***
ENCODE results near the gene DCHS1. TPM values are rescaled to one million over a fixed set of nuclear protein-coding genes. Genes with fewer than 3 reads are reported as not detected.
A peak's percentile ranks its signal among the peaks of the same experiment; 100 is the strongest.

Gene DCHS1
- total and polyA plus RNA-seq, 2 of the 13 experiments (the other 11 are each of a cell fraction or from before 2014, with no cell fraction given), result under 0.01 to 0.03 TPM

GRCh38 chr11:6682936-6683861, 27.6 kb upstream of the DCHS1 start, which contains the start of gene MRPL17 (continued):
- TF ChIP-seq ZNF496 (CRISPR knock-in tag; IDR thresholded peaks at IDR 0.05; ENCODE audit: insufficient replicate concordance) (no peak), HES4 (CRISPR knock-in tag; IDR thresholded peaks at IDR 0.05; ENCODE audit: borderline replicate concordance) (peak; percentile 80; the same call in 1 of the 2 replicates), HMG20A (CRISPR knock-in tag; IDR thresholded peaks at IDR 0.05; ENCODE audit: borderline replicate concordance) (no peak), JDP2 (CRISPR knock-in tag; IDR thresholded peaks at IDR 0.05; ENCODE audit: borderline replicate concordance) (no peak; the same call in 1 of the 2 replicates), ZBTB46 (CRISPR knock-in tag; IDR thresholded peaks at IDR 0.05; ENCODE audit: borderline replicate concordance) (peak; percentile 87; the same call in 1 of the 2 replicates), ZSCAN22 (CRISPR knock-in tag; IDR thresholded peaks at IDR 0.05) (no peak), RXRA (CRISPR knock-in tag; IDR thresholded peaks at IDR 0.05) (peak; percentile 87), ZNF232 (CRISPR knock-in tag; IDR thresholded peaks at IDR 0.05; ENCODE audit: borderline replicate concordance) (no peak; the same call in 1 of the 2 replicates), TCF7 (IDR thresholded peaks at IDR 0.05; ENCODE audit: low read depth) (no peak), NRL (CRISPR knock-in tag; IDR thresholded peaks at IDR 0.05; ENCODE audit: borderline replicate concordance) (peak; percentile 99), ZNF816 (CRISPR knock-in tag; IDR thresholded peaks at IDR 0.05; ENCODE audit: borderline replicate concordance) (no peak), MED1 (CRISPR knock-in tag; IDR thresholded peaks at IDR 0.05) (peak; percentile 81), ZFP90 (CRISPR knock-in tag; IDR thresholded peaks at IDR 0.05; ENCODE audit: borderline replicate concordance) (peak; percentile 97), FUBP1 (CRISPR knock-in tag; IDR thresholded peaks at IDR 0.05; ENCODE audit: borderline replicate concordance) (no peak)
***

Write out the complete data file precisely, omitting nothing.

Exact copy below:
ENCODE results near the gene DCHS1. TPM values are rescaled to one million over a fixed set of nuclear protein-coding genes. Genes with fewer than 3 reads are reported as not detected.
A peak's percentile ranks its signal among the peaks of the same experiment; 100 is the strongest.

Gene DCHS1
- total and polyA plus RNA-seq, 2 of the 13 experiments (the other 11 are each of a cell fraction or from before 2014, with no cell fraction given), result under 0.01 to 0.03 TPM

GRCh38 chr11:6682936-6683861, 27.6 kb upstream of the DCHS1 start, which contains the start of gene MRPL17 (continued):
- TF ChIP-seq ZNF496 (CRISPR knock-in tag; IDR thresholded peaks at IDR 0.05; ENCODE audit: insufficient replicate concordance) (no peak), HES4 (CRISPR knock-in tag; IDR thresholded peaks at IDR 0.05; ENCODE audit: borderline replicate concordance) (peak; percentile 80; the same call in 1 of the 2 replicates), HMG20A (CRISPR knock-in tag; IDR thresholded peaks at IDR 0.05; ENCODE audit: borderline replicate concordance) (no peak), JDP2 (CRISPR knock-in tag; IDR thresholded peaks at IDR 0.05; ENCODE audit: borderline replicate concordance) (no peak; the same call in 1 of the 2 replicates), ZBTB46 (CRISPR knock-in tag; IDR thresholded peaks at IDR 0.05; ENCODE audit: borderline replicate concordance) (peak; percentile 87; the same call in 1 of the 2 replicates), ZSCAN22 (CRISPR knock-in tag; IDR thresholded peaks at IDR 0.05) (no peak), RXRA (CRISPR knock-in tag; IDR thresholded peaks at IDR 0.05) (peak; percentile 87), ZNF232 (CRISPR knock-in tag; IDR thresholded peaks at IDR 0.05; ENCODE audit: borderline replicate concordance) (no peak; the same call in 1 of the 2 replicates), TCF7 (IDR thresholded peaks at IDR 0.05; ENCODE audit: low read depth) (no peak), NRL (CRISPR knock-in tag; IDR thresholded peaks at IDR 0.05; ENCODE audit: borderline replicate concordance) (peak; percentile 99), ZNF816 (CRISPR knock-in tag; IDR thresholded peaks at IDR 0.05; ENCODE audit: borderline replicate concordance) (no peak), MED1 (CRISPR knock-in tag; IDR thresholded peaks at IDR 0.05) (peak; percentile 81), ZFP90 (CRISPR knock-in tag; IDR thresholded peaks at IDR 0.05; ENCODE audit: borderline replicate concordance) (peak; percentile 97), FUBP1 (CRISPR knock-in tag; IDR thresholded peaks at IDR 0.05; ENCODE audit: borderline replicate concordance) (no peak)